Collectively, departments use a significant amount of materials – like office supplies, equipment, and packaging. Think about the lifecycle of those items. A throwaway bottle or ream of paper was mined or harvested; impacted local habitats; and consumed energy in its production. If those items can be avoided or remade into other goods, the negative impacts on the environment are lowered. Not only that, diverting waste through recycling, composting, and reduce/reuse impacts the longevity—and cost—of our landfill. Because of its importance, everyone should help recycle correctly to keep the cyclical system functioning optimally.
What is a Waste Audit?
Waste audits are valuable tools for assessing the waste stream of a department for opportunities to save resources and money. A waste audit is a thorough examination of what type of waste a workplace creates, how much, and whether the proper items are being recycled and landfilled. Undertaking a waste audit is the first step to helping a team improve recycling and avoiding waste. As with other goals, “you can’t manage what you don’t measure.”
There are multiple ways to conduct a waste audit depending on your available resources. We’ve outlined how to do an in-depth waste audit and a simpler “visual” waste audit. If you would like to do an office waste audit, facilitated by the Waste & Recycling Division, email email@example.com. It’s fun!
The In-Depth Waste Audit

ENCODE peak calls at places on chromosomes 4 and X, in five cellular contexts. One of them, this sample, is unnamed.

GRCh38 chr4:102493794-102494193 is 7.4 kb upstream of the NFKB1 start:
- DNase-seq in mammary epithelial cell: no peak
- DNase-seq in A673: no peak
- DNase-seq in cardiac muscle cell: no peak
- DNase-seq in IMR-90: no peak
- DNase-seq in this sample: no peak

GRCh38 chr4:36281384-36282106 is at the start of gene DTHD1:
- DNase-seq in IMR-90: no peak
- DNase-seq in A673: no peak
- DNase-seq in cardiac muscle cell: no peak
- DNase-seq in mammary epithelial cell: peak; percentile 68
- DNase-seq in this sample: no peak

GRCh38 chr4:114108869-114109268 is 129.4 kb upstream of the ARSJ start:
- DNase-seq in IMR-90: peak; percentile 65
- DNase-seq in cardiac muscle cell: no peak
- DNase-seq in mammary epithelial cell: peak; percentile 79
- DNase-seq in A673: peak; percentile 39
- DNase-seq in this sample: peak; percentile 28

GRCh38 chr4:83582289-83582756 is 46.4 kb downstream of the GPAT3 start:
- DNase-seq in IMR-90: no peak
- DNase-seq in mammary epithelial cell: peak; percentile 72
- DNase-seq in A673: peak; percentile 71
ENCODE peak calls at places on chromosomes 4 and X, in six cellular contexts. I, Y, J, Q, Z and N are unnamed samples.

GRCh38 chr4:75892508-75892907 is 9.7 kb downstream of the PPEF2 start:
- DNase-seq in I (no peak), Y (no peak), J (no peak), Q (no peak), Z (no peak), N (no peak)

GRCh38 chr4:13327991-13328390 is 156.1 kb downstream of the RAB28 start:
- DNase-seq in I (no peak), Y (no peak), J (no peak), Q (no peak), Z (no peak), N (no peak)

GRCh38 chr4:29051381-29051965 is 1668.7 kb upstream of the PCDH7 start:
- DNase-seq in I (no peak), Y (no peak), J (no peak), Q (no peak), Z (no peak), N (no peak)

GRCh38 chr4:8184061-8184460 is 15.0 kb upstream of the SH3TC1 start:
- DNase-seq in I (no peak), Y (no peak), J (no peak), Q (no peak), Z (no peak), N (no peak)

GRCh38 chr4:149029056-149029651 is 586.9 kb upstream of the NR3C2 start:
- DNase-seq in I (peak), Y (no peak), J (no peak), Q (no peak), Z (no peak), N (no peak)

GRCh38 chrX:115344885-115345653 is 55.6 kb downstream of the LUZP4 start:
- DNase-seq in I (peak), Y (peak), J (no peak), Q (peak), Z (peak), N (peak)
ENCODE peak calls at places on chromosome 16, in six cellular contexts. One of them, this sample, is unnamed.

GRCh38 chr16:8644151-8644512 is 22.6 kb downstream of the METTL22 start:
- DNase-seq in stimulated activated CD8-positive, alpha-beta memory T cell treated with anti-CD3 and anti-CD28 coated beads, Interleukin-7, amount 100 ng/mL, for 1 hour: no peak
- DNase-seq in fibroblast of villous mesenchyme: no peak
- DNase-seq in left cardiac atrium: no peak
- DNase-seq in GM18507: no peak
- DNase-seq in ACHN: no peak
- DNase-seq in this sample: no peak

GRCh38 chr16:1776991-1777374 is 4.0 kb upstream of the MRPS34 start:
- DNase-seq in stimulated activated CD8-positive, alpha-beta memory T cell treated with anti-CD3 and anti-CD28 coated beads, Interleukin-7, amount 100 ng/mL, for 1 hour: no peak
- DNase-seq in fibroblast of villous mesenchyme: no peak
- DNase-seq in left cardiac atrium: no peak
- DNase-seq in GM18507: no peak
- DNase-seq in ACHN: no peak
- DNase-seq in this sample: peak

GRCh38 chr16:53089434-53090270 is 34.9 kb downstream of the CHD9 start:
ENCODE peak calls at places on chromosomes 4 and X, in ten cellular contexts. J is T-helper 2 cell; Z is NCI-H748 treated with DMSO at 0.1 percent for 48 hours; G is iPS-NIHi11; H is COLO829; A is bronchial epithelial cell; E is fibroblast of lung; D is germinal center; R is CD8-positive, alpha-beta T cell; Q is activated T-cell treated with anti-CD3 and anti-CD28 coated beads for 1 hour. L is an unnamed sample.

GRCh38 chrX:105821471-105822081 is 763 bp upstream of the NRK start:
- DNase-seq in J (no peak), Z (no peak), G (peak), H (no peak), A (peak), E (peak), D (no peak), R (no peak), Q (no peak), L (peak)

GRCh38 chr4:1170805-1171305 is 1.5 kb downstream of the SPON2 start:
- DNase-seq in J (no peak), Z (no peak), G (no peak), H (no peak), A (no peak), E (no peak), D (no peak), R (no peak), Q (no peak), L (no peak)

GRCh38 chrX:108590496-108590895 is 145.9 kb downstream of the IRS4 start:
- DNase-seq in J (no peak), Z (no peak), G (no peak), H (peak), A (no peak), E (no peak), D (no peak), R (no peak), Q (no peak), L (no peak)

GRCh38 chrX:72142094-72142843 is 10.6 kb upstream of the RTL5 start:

Conducting a waste audit consists of three main steps:
1. Collect and save your workplace’s trash and recycling for a set period of time. This collection period can be flexible to meet the needs of your team. Dump all trash into one larger trash bin and all recycling into another.
- If your workplace produces a lot of trash, feel free to collect for a shorter period of time, such as for one week. For smaller offices, it may be helpful to collect waste for a couple of weeks to better see trends in what sort of materials are thrown away.
- Consider the timing of the audit. Does your workplace produce more waste or different types of waste depending on the time of the year? It can be helpful to plan your waste audit with this timing in mind to see what would be most applicable for your department.
- Do you have space available to sort and weigh your recycling and trash? Consider carrying out this part of the process outside in good weather, or contact the Waste and Recycling Division to borrow their space. If space is unavailable, check out the option of doing a visual waste audit described below.
- Safety: Always use caution when handling waste. Wear gloves and eye protection as necessary. You don’t always know what is being thrown away!
2. Go through the saved contents from the trash and recycling bins to assess the nature and volume of materials placed in each type of bin.
- Once a location for the audit is identified, set up a table with a tarp over it to help keep your area clean. Dump the contents of the collected recycling onto the table and sort the items into categories based on material (ideas for categories are listed below). Weigh each category and estimate each category’s volume. An easy way to estimate volume is by using a container where you already know the volume – like a five gallon bucket – and estimating how full it is.
- After all waste and recycling is sorted and weighed, dispose of it properly.